The men are incidental to the action, just as they are in Call the Midwife. The lieutenant colonel in charge of the field hospital is played by Kevin Doyle, who you may recognise as the hapless servant Molesley from Downton Abbey, which just about sums it up.

This is a drama cynically manufactured to appeal to women; well, a certain type of woman who prefers chocolate to sex and is past her first flush of youth. It is saccharine, shallow and desperately short of intelligence and authenticity. Saying that, it’s pretty watchable and I’ll probably catch episode two.

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Show comments
  • zaphriel

    I know, I mean why would you even HAVE a drama where the WOMEN are the main protagonists. I mean it’s not like they have done anything interesting in the entire history of the planet despite making up half the population throughout.

    Get back to making the same war drama you do every time BBC, where the only time we see a woman at all is when their son is sent home in a box.

  • beverly beedie

    last nights episode was spoiled by the poor dialogue of Susannah Jones. I had to put the subtitles on to understand what she was saying She needs to go for speech lessons and start talking with her mouth open Its a shame as she is a good actress and a nice person otherwise I have enjoyed the series

  • Lucy

    Both of my parents are historians and they heartily approve and as someone who is not ‘past her first flush of youth’ I can say that I rather enjoyed it too (this maybe because of it’s similarities to Downton Abbey which I won’t deny. I noticed them and wasn’t too disappointed because I like Downton Abbey). I don’t think people necessarily want to see gore and it’s national television so it can’t exactly be a bloody horrible mess due to the number of people watching. I’m aware that this was the reality but most people don’t want to vomit into their cheese and biscuits as they sit watching the BBC.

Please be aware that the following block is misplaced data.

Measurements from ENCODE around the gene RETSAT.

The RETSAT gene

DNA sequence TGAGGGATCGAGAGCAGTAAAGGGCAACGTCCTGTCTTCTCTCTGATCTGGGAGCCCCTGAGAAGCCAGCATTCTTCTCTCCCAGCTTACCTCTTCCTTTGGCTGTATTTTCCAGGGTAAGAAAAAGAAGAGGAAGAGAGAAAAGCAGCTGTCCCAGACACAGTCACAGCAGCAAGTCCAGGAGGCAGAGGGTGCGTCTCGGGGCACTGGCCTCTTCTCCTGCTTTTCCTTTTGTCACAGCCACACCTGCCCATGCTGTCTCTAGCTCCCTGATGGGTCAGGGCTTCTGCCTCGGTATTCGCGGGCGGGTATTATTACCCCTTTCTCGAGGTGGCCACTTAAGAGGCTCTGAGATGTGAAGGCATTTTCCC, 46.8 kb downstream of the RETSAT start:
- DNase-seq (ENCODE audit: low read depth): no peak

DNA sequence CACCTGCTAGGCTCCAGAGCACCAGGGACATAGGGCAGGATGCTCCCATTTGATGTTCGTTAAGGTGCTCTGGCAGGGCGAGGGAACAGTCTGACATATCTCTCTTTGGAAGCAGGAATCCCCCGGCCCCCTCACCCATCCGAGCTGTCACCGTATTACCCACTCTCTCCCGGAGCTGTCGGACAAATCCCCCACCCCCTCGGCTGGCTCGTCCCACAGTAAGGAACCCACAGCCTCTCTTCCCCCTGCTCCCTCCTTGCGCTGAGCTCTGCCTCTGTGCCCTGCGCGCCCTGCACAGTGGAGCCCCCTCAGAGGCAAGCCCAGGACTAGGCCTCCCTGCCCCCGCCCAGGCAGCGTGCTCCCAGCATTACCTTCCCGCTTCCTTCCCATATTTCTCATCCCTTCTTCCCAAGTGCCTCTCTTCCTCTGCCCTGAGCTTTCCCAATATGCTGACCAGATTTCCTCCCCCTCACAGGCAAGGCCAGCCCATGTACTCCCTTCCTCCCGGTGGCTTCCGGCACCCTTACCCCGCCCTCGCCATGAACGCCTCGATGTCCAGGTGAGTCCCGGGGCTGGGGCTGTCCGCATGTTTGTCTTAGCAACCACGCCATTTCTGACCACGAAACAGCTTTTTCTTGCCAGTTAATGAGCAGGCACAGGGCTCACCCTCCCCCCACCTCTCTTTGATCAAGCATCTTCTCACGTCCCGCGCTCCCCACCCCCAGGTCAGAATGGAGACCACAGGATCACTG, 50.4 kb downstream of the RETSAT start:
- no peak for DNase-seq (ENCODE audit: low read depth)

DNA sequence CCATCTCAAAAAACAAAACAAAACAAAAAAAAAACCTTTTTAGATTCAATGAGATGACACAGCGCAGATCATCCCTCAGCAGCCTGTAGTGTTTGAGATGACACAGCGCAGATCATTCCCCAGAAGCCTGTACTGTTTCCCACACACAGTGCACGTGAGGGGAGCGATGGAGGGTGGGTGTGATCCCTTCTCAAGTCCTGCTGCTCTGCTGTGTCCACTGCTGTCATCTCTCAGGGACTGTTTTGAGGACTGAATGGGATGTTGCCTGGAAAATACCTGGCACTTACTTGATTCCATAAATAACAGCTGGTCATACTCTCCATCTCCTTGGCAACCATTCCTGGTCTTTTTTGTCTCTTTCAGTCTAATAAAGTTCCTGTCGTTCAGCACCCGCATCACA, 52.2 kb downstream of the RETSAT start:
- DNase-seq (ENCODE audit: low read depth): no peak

• Rebecca

    Well yes it would appeal to women because its how women started to become taken seriously and valued more so it is not JUST about the suffering that men went through it is about the hole lot. Saying that you dobt if Sarah Phelps did research beyond wikipedia is just sorry but a stupid thing to say, every single person to do with the crimson field and their individual characters did research into diares and different wars, the medical histories, so you have no right to say that. You don’t seem to have grasped WHY they made this series. The words you use in this are insulting, you really don’t understand it at all. and excuse me but it is NOT LIKE CALL THE MIDWIFE! or downton abbey i’m sorry but its not. I know its all your opinion but be nicer about you say it and be respectful and do some research before you say those sort of things

  • amfortas

    I guess it doesn’t matter that you paid scant attention to detail (the smoker and the scent wearer were different people; the wedding ring was an engagement ring although the smoker did have a wedding ring earlier in the drama).